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Old 06-24-2008, 12:36 PM   #46
Nate the great
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Originally Posted by DMcCunney View Post
That's actually an interesting question.

You live in the US, where a work is still in copyright. It's out of copyright elsewhere, and you find an electronic copy, which you massage into a form usable by MobileRead visitors. You upload it for posting, and it gets stored on a server where the copyright has expired and it's a legal download.

How much trouble can you be in for having done the conversion? And who would be likely to go after you for having done it?

I'd be more worried about possible dangers to MobileRead for accepting work from from me in that case than I'd be about getting in trouble for doing it.

Copyright infringement suits presume damage in the form of lost revenues from the infringement, and take time and cost money to prosecute. Someone would have to see real potential losses to bother.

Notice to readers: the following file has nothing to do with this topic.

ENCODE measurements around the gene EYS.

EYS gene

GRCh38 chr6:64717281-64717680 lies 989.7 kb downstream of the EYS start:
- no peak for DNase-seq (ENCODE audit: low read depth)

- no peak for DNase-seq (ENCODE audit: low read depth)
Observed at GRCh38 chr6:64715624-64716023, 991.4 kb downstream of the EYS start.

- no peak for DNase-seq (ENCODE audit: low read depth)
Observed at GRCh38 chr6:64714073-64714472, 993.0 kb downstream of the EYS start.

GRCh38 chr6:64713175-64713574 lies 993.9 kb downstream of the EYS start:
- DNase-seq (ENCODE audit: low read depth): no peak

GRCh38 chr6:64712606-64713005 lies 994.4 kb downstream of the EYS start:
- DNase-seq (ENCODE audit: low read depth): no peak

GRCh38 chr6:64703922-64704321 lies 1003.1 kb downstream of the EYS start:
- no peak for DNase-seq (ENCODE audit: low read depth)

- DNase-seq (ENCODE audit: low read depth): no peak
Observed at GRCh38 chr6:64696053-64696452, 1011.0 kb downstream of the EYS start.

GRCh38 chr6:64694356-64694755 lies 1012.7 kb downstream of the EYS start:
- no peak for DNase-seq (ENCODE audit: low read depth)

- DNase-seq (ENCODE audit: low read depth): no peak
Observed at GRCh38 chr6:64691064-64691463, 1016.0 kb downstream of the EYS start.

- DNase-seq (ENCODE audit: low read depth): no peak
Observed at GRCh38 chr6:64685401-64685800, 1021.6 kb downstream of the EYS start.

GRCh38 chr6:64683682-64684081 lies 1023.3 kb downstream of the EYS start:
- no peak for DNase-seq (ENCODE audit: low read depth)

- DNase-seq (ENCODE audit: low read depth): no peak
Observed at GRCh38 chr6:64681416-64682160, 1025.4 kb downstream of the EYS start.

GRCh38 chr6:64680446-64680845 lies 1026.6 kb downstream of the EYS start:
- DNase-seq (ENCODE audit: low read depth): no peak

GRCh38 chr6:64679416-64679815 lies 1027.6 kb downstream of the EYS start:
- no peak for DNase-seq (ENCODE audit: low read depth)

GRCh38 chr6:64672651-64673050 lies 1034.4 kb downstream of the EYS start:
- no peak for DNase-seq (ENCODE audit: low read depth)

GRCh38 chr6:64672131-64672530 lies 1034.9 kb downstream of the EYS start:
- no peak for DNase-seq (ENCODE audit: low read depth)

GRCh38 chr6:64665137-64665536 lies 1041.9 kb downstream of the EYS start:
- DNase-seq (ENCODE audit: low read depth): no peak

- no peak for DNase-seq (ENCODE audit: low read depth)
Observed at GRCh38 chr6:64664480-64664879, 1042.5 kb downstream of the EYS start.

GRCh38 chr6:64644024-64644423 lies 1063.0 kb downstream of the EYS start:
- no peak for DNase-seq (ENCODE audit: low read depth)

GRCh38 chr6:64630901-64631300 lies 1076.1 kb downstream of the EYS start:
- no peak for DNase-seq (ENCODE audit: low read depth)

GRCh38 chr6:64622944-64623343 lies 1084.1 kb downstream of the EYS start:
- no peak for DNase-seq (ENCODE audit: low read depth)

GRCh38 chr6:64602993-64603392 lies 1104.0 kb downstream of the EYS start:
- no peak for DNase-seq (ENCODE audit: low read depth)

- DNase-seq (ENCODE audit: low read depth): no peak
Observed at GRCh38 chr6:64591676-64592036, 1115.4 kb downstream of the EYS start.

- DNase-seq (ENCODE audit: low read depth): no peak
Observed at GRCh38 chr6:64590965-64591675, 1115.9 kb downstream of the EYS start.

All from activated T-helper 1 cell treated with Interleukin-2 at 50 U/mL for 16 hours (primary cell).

I'm not sure I'd let living in the US deter me from doing the work.
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I can give you one example. We could legally host "Gone With the Wind" because the author died more than 50 years ago. But we won't. There is even a source file at PG Australia to work from.

One of the moderators has a legal copy, but has decided not to post it because the Mitchell estate has threatened other websites (even though those other sites were not breaking any laws).
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Old 06-24-2008, 12:43 PM   #47
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Originally Posted by DMcCunney View Post
Copyright infringement suits presume damage in the form of lost revenues from the infringement, and take time and cost money to prosecute. Someone would have to see real potential losses to bother.
That was what I thought too, Dennis, when I asked why it mattered that Bookeen hadn't released the GPL sources for the version of Linux running on the Gen3. Nobody's lost any money as a result, so why bother? I am informed by those who claim to know, that "punitive" damages can be awarded even when there is no loss of revenue.